Lawmakers Caution FCC To Slow Down On Safety Auction Rules
With the Federal Communications Commission poised to vote tomorrow on a new plan to auction off spectrum for public safety first responders, some key lawmakers are urging the agency to slow down.
In a letter to FCC Chairman Kevin J. Martin earlier this week, Energy and Commerce Committee Chairman John D. Dingell (D-Mich) and Telecommunications Subcommittee Chairman Edward J. Markey (D-Mass), criticized the agency for advancing a proposal for new auction rules of the spectrum with just 14 days for the public to comment on the issue.
"We believe the comment cycle should more closely reflect the complex legal, administrative, and technical nature of this proceeding," they wrote in the letter, which was also signed by Rep. Jane Harmon (D-Calif). The lawmakers said the agency should allow at least 45 days for public comment on the plan.
The agency failed to auction off the block of spectrum earlier this year, attracting just one bidder at a price well below the minimum reserve price set. Many lawmakers and public interest groups criticized the auction for failing to attract bidders and create more competition in the increasingly consolidated wireless industry.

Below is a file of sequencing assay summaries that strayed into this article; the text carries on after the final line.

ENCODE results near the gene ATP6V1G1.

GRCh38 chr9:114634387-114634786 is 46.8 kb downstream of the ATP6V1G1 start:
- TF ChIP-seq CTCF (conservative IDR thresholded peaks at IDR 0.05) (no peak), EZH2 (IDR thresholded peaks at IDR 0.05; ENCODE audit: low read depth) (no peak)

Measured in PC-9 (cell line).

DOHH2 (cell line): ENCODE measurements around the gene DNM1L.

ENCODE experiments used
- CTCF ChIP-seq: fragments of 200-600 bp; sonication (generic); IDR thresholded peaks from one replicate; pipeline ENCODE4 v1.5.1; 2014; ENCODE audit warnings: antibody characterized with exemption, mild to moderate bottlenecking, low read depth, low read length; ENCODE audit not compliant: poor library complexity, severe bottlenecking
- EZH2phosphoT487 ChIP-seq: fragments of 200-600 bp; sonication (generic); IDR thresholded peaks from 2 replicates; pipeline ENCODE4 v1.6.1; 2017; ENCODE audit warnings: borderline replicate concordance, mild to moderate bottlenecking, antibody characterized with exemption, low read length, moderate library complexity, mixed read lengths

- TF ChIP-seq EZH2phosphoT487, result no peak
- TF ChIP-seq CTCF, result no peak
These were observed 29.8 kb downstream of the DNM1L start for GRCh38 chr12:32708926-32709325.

FCC Spokesman Robert Kenney said "we cannot get this done by the end of the year without an expedited timeframe."
The new plan, crafted by Martin, includes breaking up the spectrum into dozens of regional blocks so that individual carriers can purchase parts of the radio waves, which would be shared with police, fire and other emergency first responders in the event of a natural disaster or a terrorist attack. The proposed auction rules, however, would give preference to a bidder who buys all licenses as a whole.
"We are concerned about reports that the item, as drafted, indicates a strong preference for a national license, even where regional bidders may have offered significantly more money for the right to use the spectrum," the lawmakers wrote in their letter.
September 24, 2008; 1:34 PM ET
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Posted by: Alanna Myers | September 25, 2008 2:18 PM
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